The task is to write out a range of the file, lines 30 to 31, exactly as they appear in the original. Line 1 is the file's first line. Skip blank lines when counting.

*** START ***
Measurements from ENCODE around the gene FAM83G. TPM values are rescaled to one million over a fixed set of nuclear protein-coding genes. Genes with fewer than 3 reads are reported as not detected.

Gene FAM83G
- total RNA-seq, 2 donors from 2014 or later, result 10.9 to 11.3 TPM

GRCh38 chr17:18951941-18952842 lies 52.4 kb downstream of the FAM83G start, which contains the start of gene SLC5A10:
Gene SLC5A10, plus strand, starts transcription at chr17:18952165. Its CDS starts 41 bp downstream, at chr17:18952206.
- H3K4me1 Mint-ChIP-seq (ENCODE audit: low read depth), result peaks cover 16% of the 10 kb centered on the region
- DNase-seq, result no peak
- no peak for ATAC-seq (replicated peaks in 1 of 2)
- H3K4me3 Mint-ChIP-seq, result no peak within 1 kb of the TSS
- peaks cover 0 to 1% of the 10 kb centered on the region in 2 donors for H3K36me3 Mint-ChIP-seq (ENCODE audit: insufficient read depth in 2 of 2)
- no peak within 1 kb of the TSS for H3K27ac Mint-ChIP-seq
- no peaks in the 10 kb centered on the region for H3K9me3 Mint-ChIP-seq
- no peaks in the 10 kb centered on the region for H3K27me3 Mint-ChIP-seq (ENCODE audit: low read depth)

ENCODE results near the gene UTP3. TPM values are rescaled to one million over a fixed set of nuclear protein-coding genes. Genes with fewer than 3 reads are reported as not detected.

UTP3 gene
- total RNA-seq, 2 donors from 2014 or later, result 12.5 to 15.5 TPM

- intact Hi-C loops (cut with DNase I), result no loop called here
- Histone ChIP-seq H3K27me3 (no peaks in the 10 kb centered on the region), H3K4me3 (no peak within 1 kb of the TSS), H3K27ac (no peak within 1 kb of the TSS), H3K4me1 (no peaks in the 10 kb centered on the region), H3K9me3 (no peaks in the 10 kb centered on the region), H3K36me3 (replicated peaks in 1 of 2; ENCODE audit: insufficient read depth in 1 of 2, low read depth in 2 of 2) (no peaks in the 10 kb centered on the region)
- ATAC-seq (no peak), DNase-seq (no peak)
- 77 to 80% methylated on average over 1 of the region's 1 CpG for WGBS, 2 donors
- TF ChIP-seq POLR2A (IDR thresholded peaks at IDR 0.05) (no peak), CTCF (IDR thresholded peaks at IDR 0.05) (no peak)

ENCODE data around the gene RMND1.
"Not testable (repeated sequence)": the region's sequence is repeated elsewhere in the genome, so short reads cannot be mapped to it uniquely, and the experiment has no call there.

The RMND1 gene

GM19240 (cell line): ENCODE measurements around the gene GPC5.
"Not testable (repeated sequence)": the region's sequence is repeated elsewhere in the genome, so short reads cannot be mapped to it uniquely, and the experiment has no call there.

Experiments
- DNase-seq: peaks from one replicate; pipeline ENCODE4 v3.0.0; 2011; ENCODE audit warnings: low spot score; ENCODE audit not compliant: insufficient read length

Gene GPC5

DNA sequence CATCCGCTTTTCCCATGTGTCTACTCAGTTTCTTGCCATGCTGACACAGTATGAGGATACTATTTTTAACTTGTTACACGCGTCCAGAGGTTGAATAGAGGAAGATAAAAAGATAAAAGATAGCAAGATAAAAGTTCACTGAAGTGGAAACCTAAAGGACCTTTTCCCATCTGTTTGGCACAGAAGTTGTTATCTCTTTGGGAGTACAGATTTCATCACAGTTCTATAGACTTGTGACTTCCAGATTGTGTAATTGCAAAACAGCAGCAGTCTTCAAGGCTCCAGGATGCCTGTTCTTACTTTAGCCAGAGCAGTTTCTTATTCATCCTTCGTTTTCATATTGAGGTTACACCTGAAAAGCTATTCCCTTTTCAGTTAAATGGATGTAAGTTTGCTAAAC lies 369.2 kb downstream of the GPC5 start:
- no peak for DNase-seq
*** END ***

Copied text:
DNA sequence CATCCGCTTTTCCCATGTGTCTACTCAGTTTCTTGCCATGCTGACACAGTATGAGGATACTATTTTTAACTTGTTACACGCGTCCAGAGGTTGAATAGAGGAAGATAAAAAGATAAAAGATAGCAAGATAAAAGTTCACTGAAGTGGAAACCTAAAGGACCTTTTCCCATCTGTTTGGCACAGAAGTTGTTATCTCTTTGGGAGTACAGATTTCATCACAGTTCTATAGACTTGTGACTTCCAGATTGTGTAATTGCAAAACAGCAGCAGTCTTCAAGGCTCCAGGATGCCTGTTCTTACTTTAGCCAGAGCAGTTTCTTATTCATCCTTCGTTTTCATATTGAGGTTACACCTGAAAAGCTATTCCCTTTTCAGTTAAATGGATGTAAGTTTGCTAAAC lies 369.2 kb downstream of the GPC5 start:
- no peak for DNase-seq